Woody "plplaya" Deck Overcomes Adversity to Win Third SCOOP Title
During this year's Spring Championship of Online Poker (SCOOP) on PokerStars, Woody "plplaya" Deck won not one, but two gold watches by winning the Event #13-M $215 Stud for $10,206 and Event #39-H $700 H.O.R.S.E. for $32,992. With his H.O.R.S.E. victory, Deck became the 14th player to ever earn three or more SCOOP titles.
Deck is no stranger to the big stage, first making a name for himself when he won back-to-back heads-up titles at the 2005 Barcelona Heads-Up Poker Circuit. He is known in the poker world as one of the most fearless mixed-game players in both online and live poker.
Things haven't come easy for Deck. The player, still feeling the effects of Black Friday, at first traveled to Tijuana, Mexico, to play under dangerous conditions before traveling elsewhere in the world including the Netherlands where he played this year's SCOOP festival.
We recently sat down with Deck to learn more about his recent accomplishments, along with his future plans during this year's World Series of Poker (WSOP).
PokerNews: What was it like to win your third SCOOP title? How does your third win compare with the other two?
Deck: The first SCOOP win was the most intense. There was no more poker for me if I didn't win it. I had come agonizingly close and suffered a lot of terrible luck during that SCOOP. I was playing it in Tijuana, as I was stuck in San Diego until my wife earned her citizenship in the US. I had to commute each day back, which took sometimes hours at the risk of being kidnapped or murdered.
I developed a routine for a couple years there for the PokerStars events to avoid trouble at the border, but it was always an unreal madness. The most crazy day was during the WCOOP, when I had the chip lead with two tables left, and ended up suffering a horrendous beat to go out 12th or so. It took my wife and I over four hours to get back across the border, which got shut down because of a regional power outage the encompassed all of Southern California to Nevada and most of Northern Baja. It was over 45 degrees in the van we paid to jump ahead in the pedestrian line. By the time we got home, I was just thankful to be alive.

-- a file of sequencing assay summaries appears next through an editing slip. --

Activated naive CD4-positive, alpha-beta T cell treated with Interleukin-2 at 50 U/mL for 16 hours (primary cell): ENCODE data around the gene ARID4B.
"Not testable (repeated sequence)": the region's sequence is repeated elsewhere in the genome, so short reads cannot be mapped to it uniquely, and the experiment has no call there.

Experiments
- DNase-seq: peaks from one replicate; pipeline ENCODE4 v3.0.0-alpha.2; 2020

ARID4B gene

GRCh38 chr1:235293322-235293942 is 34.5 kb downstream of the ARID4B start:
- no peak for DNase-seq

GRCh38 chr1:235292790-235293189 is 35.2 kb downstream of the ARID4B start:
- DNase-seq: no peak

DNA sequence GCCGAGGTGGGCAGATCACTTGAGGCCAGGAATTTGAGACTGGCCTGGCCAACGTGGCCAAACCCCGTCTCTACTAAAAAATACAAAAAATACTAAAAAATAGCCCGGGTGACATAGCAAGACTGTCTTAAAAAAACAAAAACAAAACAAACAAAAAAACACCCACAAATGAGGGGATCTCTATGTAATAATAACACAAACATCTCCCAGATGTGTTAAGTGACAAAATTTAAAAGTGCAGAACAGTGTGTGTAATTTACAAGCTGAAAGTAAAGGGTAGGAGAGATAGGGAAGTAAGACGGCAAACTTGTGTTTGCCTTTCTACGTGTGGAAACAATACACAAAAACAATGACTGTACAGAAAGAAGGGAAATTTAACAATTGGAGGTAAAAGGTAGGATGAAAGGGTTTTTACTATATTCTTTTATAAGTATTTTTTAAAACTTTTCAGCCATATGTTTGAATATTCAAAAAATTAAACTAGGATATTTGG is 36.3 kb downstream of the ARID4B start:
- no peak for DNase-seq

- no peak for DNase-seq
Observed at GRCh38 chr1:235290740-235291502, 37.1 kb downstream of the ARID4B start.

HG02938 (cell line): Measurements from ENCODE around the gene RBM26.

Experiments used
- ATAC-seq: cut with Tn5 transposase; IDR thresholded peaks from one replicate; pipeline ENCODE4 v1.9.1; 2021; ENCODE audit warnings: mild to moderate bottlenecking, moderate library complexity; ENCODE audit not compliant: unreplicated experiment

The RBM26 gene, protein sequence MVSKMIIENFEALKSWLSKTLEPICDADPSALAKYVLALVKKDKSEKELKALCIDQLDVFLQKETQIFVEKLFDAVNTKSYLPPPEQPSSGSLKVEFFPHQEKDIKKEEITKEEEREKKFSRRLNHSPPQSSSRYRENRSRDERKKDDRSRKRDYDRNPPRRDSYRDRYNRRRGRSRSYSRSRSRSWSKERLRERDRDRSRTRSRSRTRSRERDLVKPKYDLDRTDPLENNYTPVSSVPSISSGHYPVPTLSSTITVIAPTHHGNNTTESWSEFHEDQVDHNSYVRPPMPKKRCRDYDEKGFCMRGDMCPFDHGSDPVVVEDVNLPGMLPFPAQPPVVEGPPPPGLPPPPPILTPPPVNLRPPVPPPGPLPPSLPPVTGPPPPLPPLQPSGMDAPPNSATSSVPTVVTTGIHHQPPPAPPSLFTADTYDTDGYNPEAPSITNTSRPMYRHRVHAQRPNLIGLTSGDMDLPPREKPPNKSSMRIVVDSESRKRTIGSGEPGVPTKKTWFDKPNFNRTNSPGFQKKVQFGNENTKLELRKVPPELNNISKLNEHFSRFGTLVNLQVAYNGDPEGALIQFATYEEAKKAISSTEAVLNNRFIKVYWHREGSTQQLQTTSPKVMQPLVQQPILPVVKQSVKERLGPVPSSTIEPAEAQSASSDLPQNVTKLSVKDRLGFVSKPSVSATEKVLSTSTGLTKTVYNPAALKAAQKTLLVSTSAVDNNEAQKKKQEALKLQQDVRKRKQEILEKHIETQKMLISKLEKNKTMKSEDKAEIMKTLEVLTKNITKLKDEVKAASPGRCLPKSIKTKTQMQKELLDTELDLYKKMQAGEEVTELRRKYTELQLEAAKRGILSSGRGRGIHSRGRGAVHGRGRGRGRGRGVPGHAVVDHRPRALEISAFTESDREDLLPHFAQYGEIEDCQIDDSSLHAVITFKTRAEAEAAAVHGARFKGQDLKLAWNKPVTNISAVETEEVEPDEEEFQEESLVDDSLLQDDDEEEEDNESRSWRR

As it happened, that beat was the best thing that could have ever happened to me, as the power went out only three minutes later. No cell towers in Mexico were working, I was cutoff from even being able to handoff the tournament. I was destined to fail.
So fast forward to the SCOOP win. I didn't want to pay for a hotel room, so I played most of the tournament in a public slot-machine parlor and tipped well so people left me alone. Then it was clear I would have to wait until dawn to cross, so I reluctantly had to get a room. Of course the Internet was sketchy, and that was a driving force to make a deal. I was so afraid of losing like I did before, even though I felt I had it locked up.
The second win in the stud SCOOP was pure determination. I hadn't played any poker since the TCOOP series, and for the time between my two fifth-place finishes in TCOOP and SCOOP, all I did was to plan how I was going to win in this SCOOP. I had avoided the limit stud events online, because I thought there was much more variance than in PLO8, but I actually put the work into to discover that I couldn’t have been more wrong.
Finally, the last win in H.O.R.S.E. was by far the easiest. I knew what I was doing was working given close calls in a couple other mixed-game tournaments. You can't accumulate chips in limit tournaments every time like you can in big-bet games, but when you do, you can protect your lead more, and you get more situations to exchange equity in your favor. Limit has more consistent results for the better players. It might be harder to close, and harder to accumulate, but it is more consistent.
Tell us a bit about the H.O.R.S.E. event. What do you feel are your strongest and weakest games? How confident were you going into the event?